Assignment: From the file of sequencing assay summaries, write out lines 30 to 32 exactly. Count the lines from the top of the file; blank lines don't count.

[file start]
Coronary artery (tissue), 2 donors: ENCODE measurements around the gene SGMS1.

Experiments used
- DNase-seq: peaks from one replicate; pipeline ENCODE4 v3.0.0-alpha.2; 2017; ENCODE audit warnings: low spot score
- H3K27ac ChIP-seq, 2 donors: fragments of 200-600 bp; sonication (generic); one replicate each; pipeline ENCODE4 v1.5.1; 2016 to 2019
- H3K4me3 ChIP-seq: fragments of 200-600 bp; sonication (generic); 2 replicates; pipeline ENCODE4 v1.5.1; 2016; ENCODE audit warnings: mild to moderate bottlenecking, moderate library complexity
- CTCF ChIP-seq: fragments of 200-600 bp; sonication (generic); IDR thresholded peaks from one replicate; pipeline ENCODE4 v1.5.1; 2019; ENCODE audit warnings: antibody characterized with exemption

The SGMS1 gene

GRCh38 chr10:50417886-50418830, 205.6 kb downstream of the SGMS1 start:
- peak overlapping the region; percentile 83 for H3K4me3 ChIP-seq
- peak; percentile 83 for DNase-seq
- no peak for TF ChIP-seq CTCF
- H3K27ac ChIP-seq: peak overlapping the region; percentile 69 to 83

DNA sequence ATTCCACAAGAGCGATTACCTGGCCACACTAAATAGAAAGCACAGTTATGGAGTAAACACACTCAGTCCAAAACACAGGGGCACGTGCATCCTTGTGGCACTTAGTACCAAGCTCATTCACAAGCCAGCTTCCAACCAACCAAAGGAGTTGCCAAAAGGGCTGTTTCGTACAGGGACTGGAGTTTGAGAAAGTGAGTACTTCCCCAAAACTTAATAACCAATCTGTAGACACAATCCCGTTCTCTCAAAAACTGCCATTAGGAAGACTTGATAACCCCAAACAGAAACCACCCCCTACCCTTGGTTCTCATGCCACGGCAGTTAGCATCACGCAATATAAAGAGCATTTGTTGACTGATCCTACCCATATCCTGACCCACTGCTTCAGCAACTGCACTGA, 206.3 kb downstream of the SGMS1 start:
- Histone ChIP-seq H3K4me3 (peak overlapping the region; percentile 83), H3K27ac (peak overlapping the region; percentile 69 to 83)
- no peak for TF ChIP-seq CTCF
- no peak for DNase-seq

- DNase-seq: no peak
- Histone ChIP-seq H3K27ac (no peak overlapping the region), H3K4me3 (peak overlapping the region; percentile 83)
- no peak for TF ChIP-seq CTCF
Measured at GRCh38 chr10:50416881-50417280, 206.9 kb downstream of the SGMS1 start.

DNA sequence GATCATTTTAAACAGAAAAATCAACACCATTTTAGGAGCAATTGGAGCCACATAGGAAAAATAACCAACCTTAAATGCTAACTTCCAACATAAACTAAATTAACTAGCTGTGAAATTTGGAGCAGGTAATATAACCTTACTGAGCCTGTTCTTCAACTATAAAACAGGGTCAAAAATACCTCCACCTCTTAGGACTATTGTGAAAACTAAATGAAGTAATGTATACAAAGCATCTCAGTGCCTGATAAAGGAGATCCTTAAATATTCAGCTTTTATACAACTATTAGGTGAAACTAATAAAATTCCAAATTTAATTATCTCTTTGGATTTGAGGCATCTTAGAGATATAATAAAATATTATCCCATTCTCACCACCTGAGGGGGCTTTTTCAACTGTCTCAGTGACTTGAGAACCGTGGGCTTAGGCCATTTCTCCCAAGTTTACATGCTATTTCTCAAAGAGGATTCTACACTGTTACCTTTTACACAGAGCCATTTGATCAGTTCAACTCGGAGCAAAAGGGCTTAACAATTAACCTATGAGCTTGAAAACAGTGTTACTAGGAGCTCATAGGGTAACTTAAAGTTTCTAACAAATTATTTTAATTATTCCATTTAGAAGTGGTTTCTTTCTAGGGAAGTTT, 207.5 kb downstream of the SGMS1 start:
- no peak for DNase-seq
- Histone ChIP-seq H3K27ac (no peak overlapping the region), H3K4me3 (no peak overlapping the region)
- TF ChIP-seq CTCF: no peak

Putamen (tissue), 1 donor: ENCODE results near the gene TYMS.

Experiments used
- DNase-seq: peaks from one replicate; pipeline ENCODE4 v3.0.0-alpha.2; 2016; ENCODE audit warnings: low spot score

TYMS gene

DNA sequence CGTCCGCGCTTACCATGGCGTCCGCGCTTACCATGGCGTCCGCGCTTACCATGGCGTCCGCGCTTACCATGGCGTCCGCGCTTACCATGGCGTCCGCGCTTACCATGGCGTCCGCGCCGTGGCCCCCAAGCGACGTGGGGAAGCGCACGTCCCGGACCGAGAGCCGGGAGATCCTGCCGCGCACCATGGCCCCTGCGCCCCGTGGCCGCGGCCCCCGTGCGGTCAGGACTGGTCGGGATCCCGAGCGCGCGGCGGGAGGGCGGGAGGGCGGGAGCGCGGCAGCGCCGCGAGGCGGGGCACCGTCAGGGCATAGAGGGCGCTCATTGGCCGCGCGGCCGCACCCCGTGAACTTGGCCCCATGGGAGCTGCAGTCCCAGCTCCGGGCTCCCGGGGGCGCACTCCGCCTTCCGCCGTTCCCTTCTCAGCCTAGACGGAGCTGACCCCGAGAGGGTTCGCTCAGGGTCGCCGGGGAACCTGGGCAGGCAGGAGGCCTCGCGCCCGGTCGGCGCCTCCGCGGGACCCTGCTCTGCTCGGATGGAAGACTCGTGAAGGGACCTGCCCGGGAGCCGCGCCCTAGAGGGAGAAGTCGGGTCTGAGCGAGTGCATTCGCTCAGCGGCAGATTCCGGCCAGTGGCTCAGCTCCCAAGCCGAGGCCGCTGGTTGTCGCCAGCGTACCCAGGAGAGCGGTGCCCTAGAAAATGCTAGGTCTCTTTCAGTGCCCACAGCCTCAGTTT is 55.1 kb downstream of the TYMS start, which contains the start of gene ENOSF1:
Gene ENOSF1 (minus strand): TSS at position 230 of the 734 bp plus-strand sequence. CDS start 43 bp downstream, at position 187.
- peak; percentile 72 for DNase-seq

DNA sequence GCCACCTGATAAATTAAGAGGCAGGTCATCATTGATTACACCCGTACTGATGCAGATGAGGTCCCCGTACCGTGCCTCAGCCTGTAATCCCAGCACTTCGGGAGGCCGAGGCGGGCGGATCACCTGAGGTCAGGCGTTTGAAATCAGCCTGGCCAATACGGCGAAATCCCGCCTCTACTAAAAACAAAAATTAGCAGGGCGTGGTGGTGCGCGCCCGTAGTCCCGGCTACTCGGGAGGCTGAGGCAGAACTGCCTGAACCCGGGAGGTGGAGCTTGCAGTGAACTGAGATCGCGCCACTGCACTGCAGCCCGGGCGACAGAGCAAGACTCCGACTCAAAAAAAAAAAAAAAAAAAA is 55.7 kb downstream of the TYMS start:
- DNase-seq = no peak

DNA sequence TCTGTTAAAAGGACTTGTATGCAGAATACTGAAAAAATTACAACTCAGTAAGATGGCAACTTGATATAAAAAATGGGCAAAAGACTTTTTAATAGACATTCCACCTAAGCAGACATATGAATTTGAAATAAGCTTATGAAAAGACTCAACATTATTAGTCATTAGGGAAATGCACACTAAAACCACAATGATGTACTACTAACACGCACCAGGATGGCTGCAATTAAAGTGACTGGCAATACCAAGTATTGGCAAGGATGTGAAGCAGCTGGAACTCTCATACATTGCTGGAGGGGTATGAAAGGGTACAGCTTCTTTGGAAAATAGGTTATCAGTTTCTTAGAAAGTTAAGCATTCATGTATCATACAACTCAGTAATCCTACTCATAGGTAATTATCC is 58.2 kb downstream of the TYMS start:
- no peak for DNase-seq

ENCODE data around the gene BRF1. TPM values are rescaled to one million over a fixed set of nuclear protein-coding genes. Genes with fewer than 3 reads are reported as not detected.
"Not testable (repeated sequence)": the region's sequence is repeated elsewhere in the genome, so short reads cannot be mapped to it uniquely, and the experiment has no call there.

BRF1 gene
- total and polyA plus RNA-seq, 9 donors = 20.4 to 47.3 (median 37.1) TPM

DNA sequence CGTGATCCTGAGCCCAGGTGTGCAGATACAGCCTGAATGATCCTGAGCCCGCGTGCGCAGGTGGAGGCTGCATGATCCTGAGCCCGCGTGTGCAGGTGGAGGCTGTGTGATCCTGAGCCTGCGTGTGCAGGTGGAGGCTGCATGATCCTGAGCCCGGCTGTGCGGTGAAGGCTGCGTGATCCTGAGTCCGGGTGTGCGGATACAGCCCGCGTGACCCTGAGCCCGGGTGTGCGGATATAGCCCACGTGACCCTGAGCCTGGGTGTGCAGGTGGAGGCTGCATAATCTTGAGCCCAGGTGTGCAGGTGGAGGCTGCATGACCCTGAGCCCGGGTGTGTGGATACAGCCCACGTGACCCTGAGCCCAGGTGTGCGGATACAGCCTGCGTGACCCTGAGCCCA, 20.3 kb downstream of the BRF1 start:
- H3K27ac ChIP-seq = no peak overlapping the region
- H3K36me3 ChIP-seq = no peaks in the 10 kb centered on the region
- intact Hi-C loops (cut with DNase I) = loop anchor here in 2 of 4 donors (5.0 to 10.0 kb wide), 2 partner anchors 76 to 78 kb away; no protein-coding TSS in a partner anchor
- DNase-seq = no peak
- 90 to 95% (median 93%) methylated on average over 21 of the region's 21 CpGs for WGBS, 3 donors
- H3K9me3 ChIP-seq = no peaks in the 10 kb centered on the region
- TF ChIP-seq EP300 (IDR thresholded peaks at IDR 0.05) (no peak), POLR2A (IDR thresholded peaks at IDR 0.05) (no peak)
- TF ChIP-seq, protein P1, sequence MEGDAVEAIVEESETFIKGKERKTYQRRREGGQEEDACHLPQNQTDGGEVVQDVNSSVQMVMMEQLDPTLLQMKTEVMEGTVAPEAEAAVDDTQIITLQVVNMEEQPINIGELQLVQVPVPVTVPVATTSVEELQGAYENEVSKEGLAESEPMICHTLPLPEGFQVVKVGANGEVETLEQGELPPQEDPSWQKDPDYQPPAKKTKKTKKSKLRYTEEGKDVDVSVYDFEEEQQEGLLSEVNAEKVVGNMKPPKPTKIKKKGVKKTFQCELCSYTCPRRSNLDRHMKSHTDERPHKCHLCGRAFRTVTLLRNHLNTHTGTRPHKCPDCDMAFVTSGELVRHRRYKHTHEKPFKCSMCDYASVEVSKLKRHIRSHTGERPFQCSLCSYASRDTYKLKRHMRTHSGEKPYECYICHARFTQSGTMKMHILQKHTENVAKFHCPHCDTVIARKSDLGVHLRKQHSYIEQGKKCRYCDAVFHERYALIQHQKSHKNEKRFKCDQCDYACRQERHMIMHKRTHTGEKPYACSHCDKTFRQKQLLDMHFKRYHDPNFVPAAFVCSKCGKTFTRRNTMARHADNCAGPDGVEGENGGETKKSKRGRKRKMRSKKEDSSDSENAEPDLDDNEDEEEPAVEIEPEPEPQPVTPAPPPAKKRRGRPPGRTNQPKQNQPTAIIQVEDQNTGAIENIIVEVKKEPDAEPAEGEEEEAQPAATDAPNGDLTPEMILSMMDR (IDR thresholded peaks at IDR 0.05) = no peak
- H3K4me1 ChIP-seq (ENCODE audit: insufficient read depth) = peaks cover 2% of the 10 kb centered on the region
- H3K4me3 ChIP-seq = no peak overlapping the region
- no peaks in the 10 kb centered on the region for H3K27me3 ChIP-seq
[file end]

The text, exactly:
Gene ENOSF1 (minus strand): TSS at position 230 of the 734 bp plus-strand sequence. CDS start 43 bp downstream, at position 187.
- peak; percentile 72 for DNase-seq

DNA sequence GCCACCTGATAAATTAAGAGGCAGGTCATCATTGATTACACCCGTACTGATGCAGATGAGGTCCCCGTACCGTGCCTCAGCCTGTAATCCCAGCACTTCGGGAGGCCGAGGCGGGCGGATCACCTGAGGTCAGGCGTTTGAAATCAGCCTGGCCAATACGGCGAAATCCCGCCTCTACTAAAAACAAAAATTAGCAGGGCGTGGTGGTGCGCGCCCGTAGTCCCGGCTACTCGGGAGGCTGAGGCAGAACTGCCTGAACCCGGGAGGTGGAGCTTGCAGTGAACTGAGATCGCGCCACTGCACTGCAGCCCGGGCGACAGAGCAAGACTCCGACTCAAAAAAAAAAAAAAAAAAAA is 55.7 kb downstream of the TYMS start: